Boasting about summer in South America when it’s winter above the equator is just plain mean. To avoid any hard feelings, I’ll try not to dwell on the temperature nor my tan lines. If hearing of summer in winter offends you, it’s probably best to skip this post – and definitely don’t look at the photos. Fair warning!
Maybe I’ll start with the fact that it rained a bit in November. There were some clouds. It was breezy. Some days I wore a shirt with long sleeves. If you don’t believe me, ask our friends Kerrie and Don. They were here for a visit. They suffered with us.
One of the most beautiful things about Buenos Aires in November is the abundance of in-bloom jacaranda trees. Their branches dripping with purple flowers. Several of the major avenues here are lined with jacarandas and for a week or two in November they create a breathtaking sight.
Although we’ve toured the Teatro Colón several time, we were lucky enough to book box seats for a large orchestral performance. The Colón is an amazing venue. Very old-world. Some day we might get back for an opera or maybe a ballet. Who’s in?
And while we’re talking music, we also arranged a night of jazz with Kerrie and Don at BORIS – a small jazz club two blocks from our apartment. As with other jazz orchestras we’ve seen, the age range of the musicians covers the spectrum. It was cool to see that mix and always impressive to listen as each musician gets a chance to show their stuff in a solo during the two sets.
For Christmas, we escaped the heat of Buenos Aires for the heat of Santiago. We jumped across the Andes on Christmas Eve for a quick, five-day trip to meet up with our friends Karyn and Dave. They had just finished a cruise that took them from Florida through the Panama Canal.
This was their first time to Chile. We had visited Santiago for a few days in 2008 on our first South American adventure. Back then, it was more expensive than Argentina. That’s no longer the case. I don’t think it’s any cheaper than it was then, it’s only that inflation now in Argentina has made Chile the more affordable tourist destination of the two countries.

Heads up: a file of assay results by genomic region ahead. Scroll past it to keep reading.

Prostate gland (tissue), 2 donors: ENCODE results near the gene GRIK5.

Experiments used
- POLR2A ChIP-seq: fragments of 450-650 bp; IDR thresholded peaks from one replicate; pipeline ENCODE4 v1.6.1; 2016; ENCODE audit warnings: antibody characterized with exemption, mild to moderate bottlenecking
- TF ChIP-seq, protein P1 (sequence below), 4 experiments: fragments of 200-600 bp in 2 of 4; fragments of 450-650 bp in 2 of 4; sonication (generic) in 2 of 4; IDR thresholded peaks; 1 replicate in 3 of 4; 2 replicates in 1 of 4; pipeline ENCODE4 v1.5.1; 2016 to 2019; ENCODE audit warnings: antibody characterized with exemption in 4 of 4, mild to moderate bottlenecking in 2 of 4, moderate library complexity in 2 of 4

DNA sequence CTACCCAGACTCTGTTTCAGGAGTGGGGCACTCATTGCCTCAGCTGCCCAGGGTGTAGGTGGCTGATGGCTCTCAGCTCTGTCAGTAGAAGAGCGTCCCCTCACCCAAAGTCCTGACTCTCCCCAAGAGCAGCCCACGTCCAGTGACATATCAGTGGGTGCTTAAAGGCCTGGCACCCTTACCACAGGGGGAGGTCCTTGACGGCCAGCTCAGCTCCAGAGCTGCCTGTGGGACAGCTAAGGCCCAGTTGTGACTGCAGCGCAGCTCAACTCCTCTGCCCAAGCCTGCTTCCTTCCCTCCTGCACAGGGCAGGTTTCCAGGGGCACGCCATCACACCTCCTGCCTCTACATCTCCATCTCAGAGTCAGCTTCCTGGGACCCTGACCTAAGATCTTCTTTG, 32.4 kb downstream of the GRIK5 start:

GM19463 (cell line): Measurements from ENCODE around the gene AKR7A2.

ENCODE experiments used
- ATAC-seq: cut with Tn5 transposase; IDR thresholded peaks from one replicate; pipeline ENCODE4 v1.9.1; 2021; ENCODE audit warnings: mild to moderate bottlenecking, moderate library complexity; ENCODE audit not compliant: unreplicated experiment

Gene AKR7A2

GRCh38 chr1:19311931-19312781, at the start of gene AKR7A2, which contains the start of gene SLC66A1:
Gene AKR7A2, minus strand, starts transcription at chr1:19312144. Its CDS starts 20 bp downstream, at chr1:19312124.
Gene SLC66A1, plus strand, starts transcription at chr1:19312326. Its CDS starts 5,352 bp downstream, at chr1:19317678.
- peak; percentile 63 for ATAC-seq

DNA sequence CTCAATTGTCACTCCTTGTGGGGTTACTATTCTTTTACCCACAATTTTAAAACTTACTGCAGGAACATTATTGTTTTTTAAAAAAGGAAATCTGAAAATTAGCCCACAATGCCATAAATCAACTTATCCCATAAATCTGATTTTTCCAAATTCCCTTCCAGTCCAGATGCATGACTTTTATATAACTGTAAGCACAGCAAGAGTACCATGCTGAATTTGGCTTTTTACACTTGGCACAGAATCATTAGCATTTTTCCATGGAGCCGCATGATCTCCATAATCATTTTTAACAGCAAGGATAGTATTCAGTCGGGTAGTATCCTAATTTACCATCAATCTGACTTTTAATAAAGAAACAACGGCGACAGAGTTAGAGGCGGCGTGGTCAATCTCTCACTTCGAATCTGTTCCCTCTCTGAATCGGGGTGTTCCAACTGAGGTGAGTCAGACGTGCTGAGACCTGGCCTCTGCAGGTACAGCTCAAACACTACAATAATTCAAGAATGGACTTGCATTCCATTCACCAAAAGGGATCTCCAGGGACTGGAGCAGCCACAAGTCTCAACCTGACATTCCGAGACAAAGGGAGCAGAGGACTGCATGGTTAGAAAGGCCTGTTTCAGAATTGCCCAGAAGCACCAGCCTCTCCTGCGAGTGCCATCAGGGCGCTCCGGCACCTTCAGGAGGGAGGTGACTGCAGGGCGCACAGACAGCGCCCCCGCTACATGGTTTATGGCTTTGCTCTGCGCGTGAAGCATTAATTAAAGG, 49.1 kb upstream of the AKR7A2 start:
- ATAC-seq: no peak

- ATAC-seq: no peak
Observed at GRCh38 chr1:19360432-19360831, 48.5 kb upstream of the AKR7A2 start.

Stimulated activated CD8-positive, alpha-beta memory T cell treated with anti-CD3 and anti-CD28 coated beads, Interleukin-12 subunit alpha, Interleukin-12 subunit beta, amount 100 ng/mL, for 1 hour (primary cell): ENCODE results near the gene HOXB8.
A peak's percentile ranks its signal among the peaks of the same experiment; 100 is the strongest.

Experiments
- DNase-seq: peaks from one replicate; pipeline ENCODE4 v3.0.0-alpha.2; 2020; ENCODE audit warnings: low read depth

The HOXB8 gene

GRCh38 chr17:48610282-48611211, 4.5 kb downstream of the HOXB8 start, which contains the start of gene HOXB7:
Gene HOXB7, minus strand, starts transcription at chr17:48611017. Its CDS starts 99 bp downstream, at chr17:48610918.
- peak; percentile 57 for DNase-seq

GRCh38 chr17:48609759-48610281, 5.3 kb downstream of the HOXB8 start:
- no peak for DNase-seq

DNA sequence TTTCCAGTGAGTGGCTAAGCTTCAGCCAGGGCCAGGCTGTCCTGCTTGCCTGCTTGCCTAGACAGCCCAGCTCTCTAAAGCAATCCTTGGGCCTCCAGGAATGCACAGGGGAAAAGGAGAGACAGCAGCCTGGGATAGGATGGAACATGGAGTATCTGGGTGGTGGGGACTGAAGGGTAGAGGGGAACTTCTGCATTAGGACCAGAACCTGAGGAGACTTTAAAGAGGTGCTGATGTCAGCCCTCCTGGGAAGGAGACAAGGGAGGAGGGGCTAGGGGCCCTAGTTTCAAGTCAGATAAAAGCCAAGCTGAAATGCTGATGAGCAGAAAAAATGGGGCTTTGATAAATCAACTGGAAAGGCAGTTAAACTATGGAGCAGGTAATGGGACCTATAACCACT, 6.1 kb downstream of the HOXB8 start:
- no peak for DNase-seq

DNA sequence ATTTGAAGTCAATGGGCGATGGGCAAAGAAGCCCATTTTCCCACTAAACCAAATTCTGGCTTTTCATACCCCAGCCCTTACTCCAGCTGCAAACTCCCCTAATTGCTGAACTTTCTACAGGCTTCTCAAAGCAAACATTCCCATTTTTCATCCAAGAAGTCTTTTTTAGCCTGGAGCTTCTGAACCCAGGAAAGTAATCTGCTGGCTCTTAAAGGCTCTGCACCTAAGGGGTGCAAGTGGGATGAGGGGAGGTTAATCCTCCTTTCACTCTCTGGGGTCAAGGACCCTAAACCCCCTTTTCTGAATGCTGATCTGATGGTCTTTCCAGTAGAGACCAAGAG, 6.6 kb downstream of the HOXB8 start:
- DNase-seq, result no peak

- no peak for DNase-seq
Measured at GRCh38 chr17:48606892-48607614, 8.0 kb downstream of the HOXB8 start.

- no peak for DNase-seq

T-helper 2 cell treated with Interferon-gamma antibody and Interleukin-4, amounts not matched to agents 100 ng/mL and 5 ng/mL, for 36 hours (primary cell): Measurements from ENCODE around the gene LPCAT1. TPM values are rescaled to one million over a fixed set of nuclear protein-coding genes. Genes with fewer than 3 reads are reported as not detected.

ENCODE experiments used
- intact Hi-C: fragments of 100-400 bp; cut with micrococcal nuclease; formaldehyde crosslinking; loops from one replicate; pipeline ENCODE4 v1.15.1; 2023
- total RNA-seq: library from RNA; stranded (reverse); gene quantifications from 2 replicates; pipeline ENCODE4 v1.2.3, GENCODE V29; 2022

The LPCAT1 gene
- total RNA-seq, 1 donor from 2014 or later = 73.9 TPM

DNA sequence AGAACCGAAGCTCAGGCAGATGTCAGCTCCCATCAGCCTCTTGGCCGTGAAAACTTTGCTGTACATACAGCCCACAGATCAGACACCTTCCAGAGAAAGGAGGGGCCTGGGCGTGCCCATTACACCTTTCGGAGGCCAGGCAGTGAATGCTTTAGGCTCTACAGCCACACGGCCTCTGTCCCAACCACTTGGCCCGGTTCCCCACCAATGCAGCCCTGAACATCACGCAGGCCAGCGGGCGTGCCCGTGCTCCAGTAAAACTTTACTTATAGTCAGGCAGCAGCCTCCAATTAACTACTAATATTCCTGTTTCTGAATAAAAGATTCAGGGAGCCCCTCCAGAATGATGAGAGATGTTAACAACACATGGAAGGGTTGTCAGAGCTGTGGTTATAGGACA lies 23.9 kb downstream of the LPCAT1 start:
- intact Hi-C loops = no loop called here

We stayed in the area called Lastarria and ate at some great restaurants. If I was a true foodie, I’d give you a plate-by-plate breakdown with photos. But it’s likely better to trust the masses on TripAdvisor. Check out Sarita Colonia and, while you’re at it, great food and cocktails on the rooftop patio at the Singular Hotel.
We did a fair bit of walking – including a three-hour city tour and a hike up San Cristóbal hill for a panoramic view of the city. We felt entirely safe during our stay and getting around by Uber was a breeze.
We want to get back to Santiago again in the future – maybe even spend a few months exploring the city and other parts of Chile while we’re at it .
We made it back to Buenos Aires in time for New Year´s Eve. We hosted a few Canadian friends that night for dinner. Our terrace has a large barbecue grill (called a parrilla) and I’ve picked up some skills grilling various cuts of meat over wood coals. However, I’ve yet to master what it takes so that I don’t smell like a campfire for a few days post BBQ.
New Year’s Eve was so hot (sorry Canada) that we couldn’t bear to eat outside. It was all we could do to stand on the terrace at midnight to watch fireworks in a humidity-laden 36C.
Now we find ourselves in mid-January with about three months to go before we return to Canada. I’ll wrap this up and get busy with new experiences.
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